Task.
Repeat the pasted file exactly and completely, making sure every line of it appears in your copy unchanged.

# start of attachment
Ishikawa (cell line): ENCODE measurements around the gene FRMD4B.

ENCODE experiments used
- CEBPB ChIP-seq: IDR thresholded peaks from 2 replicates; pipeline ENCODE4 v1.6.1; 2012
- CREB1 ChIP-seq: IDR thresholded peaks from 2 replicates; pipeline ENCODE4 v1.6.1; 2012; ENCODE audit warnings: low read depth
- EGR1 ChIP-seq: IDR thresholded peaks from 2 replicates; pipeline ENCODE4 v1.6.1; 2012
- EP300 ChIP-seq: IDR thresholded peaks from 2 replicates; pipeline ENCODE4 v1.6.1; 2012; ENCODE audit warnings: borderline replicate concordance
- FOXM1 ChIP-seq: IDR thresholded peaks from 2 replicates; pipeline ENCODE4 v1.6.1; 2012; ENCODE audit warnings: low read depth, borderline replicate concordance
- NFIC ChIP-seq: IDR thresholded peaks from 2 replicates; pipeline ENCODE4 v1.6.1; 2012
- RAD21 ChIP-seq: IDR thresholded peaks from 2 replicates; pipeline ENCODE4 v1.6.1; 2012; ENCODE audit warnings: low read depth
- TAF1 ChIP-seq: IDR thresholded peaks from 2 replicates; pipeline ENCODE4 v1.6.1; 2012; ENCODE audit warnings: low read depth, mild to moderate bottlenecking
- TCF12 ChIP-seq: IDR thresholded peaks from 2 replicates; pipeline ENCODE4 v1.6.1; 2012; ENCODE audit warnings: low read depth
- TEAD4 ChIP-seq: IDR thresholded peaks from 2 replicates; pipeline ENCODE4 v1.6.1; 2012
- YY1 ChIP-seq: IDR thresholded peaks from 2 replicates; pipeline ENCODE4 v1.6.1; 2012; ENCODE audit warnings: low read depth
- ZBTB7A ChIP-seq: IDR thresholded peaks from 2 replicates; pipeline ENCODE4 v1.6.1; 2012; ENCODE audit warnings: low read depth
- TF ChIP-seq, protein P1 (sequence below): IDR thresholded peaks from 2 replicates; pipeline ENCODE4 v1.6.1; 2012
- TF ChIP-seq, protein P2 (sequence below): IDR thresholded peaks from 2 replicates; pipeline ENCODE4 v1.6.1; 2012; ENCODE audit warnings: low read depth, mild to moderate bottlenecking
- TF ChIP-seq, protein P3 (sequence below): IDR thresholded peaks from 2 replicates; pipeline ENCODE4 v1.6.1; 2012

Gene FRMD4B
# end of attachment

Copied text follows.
Ishikawa (cell line): ENCODE measurements around the gene FRMD4B.

ENCODE experiments used
- CEBPB ChIP-seq: IDR thresholded peaks from 2 replicates; pipeline ENCODE4 v1.6.1; 2012
- CREB1 ChIP-seq: IDR thresholded peaks from 2 replicates; pipeline ENCODE4 v1.6.1; 2012; ENCODE audit warnings: low read depth
- EGR1 ChIP-seq: IDR thresholded peaks from 2 replicates; pipeline ENCODE4 v1.6.1; 2012
- EP300 ChIP-seq: IDR thresholded peaks from 2 replicates; pipeline ENCODE4 v1.6.1; 2012; ENCODE audit warnings: borderline replicate concordance
- FOXM1 ChIP-seq: IDR thresholded peaks from 2 replicates; pipeline ENCODE4 v1.6.1; 2012; ENCODE audit warnings: low read depth, borderline replicate concordance
- NFIC ChIP-seq: IDR thresholded peaks from 2 replicates; pipeline ENCODE4 v1.6.1; 2012
- RAD21 ChIP-seq: IDR thresholded peaks from 2 replicates; pipeline ENCODE4 v1.6.1; 2012; ENCODE audit warnings: low read depth
- TAF1 ChIP-seq: IDR thresholded peaks from 2 replicates; pipeline ENCODE4 v1.6.1; 2012; ENCODE audit warnings: low read depth, mild to moderate bottlenecking
- TCF12 ChIP-seq: IDR thresholded peaks from 2 replicates; pipeline ENCODE4 v1.6.1; 2012; ENCODE audit warnings: low read depth
- TEAD4 ChIP-seq: IDR thresholded peaks from 2 replicates; pipeline ENCODE4 v1.6.1; 2012
- YY1 ChIP-seq: IDR thresholded peaks from 2 replicates; pipeline ENCODE4 v1.6.1; 2012; ENCODE audit warnings: low read depth
- ZBTB7A ChIP-seq: IDR thresholded peaks from 2 replicates; pipeline ENCODE4 v1.6.1; 2012; ENCODE audit warnings: low read depth
- TF ChIP-seq, protein P1 (sequence below): IDR thresholded peaks from 2 replicates; pipeline ENCODE4 v1.6.1; 2012
- TF ChIP-seq, protein P2 (sequence below): IDR thresholded peaks from 2 replicates; pipeline ENCODE4 v1.6.1; 2012; ENCODE audit warnings: low read depth, mild to moderate bottlenecking
- TF ChIP-seq, protein P3 (sequence below): IDR thresholded peaks from 2 replicates; pipeline ENCODE4 v1.6.1; 2012

Gene FRMD4B